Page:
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The Spanish Evangelical Alliance sends a letter to the Human Rights Secretary of Uruguay after the latter said that “the new phenomenon of evangelical fundamentalism” is a threat to “democratic foundations”.
The Secretary General of the Spanish Evangelical Alliance, Xesús Manuel Suárez, has sent a letter to the Human Rights Secretary of the Uruguayan government, Nelson Villareal, after the latter heavily criticised the evangelical churches in a published interview.
In an interview with magazine Búsqueda, Villareal had said he feared that “the new phenomenon of evangelical fundamentalism that emerges strongly” could be a threat to democratic coexistence in Uruguay.
The words of Villareal come in the context of the opposition expressed by a number of evangelical entities and churches to the new Uruguayan Transsexuality Law. Earlier this year, Christian groups promoted a national referendum to stop the legislation. The turnout was of 10.1% of the population, which automatically invalidated the vote, as the needed 25% of participation was not reached. The participation, nevertheless, surprised many, as Villareal himself admitted.
The Uruguayan government Human Rights Secretary said: “The advance of evangelical fundamentalism is worrying because, it is not just that a religious tradition is adding to the social coexistence, but they are disrupting the normal exercise of politics, trying to determine the ways of living of the people, and their private life”.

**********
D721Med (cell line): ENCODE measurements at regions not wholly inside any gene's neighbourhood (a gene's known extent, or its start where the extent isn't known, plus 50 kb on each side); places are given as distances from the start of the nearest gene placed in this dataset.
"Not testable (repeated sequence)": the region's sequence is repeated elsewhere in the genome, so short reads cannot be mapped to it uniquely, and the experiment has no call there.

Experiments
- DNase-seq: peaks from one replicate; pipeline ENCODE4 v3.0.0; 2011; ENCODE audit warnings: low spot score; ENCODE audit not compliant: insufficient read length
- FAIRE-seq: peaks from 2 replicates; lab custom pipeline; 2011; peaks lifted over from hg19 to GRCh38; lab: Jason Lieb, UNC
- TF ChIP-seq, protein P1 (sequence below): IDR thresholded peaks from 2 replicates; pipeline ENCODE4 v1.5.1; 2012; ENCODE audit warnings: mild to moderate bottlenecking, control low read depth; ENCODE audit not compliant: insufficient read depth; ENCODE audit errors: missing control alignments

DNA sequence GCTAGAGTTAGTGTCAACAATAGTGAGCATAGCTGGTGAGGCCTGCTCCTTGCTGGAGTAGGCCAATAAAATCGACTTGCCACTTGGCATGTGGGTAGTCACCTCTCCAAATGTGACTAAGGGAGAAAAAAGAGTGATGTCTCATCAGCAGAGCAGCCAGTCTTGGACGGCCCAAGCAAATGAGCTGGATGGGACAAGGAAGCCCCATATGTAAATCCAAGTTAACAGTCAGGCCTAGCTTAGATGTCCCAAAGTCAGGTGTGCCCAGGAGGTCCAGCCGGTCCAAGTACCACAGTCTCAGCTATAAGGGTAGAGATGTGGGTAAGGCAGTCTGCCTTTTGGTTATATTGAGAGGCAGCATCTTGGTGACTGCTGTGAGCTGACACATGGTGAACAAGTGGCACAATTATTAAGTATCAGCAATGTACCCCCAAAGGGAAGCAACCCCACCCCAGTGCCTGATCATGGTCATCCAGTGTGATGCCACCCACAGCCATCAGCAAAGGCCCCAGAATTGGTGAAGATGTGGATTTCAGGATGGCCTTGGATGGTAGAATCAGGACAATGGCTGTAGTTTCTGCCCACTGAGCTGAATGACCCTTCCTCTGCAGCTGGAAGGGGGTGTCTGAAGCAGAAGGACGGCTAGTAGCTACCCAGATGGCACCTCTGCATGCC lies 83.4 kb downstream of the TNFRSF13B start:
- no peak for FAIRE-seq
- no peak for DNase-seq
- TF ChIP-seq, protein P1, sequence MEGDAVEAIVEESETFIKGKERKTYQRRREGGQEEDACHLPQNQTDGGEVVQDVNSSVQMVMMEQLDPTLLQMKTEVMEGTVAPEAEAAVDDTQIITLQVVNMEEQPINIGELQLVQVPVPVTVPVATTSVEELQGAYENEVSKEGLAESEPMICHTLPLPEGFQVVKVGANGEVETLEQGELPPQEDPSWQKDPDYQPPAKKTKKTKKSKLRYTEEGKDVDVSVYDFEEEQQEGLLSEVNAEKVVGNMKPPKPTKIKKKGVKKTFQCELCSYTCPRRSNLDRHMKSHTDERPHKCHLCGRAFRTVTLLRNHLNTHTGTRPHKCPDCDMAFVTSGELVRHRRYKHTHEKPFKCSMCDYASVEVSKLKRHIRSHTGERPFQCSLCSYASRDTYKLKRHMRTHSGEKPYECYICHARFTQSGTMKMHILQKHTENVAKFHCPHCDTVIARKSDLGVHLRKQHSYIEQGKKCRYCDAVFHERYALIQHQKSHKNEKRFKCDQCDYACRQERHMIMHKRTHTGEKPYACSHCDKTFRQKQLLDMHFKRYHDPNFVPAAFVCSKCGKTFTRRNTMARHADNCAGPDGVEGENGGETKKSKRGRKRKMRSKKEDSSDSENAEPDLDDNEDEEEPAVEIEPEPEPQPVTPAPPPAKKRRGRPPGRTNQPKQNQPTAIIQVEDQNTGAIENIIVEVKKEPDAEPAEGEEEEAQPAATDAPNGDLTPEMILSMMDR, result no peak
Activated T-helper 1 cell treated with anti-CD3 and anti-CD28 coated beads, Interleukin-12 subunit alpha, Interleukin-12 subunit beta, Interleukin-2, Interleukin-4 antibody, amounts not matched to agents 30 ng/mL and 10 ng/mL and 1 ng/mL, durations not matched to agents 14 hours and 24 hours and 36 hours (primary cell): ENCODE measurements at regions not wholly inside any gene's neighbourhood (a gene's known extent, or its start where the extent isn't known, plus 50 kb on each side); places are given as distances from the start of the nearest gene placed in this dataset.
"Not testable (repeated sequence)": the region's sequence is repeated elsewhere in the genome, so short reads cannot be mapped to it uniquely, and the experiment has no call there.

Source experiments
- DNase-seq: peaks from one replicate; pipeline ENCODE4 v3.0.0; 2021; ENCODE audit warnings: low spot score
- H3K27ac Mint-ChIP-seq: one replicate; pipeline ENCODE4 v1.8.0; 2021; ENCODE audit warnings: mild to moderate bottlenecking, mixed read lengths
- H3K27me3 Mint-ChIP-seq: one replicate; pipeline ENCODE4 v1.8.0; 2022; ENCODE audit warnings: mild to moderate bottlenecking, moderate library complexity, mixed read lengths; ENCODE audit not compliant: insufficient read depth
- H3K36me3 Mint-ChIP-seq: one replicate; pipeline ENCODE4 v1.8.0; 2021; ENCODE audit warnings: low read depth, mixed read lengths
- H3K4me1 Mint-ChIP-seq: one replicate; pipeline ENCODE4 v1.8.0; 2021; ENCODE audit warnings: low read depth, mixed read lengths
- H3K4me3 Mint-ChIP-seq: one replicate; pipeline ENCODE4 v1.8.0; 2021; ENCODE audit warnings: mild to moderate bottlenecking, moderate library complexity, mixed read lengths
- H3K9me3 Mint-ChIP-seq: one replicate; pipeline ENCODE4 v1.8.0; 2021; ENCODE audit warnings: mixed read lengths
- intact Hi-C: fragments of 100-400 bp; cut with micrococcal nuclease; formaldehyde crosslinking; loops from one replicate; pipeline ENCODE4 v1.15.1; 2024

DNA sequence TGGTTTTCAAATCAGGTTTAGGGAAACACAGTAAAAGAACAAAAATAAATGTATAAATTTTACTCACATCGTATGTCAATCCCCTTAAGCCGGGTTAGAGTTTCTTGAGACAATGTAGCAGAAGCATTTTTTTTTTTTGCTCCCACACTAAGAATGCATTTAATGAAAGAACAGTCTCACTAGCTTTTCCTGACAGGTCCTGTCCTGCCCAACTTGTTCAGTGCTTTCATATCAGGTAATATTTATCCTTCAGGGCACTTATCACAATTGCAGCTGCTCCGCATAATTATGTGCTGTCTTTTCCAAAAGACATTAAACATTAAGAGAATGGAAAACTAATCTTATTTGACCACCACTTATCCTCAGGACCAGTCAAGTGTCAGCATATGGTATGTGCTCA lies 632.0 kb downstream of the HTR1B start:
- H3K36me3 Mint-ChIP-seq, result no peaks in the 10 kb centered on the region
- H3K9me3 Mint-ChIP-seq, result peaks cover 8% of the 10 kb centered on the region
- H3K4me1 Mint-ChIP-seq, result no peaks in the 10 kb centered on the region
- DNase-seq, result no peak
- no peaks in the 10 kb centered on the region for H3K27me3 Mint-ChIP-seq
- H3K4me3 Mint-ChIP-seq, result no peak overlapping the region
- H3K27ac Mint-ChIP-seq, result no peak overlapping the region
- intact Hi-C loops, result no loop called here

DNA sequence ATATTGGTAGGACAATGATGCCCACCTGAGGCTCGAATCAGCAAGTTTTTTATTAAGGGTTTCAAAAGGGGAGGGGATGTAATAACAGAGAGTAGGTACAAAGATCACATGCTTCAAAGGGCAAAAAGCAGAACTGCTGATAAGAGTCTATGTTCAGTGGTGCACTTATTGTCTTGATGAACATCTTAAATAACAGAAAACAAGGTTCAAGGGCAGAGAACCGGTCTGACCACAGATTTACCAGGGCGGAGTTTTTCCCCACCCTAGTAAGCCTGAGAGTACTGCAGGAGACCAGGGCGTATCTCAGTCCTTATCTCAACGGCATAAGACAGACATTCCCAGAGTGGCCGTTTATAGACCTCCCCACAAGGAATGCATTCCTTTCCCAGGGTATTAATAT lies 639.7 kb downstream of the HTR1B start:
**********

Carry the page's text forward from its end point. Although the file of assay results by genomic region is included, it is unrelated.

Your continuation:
REACTION OF SPANISH EVANGELICAL ALLIANCE
The statements of Villareal, said Xesús Manuel Suárez in a letter, “put evangelicals on the bull’s eye, they are put under suspicion for the only reason of having expressed their views on issues around which a mature democracy needs to admit freedom of opinion, such as the issue of legislation that gives privileges to gender ideology lobbies”.
In the letter, Suárez reminds the Uruguayan government that “evangelicals have suffered all kinds of persecution and discrimination and therefore we do condemn all kinds of discrimination against human beings, no matter for what reason. We have never demanded privileges just because we have been discriminated, and we have never claimed to impose our beliefs via indoctrination in all educational sectors – something that in contrast is happening with gender ideology both in Spain and in your own country [Uruguay]”.
This way of stigmatising those who think differently, writes Suárez, is an evidence that “the dogmas of the past have changed (…) but the heretics seem to be the same”.
“You have committed a serious blunder discrediting us evangelicals for no reason, with a partiality that is not adequate for the position you represent, as a representative of the rights of everyone, not of the dogmas of a part of the political spectrum”, adds the leader of the Spanish Evangelical Alliance.
“I invite you to get to know us better, to renounce to your prejudices, and to discover that you can find in us the best allies in the fight against discrimination and in the defense of civic rights”.
The full letter of the Secretary General of the Spanish Alliance to the Human Rights Secretary of the government of Uruguay (in Spanish) can be read and downloaded here (PDF).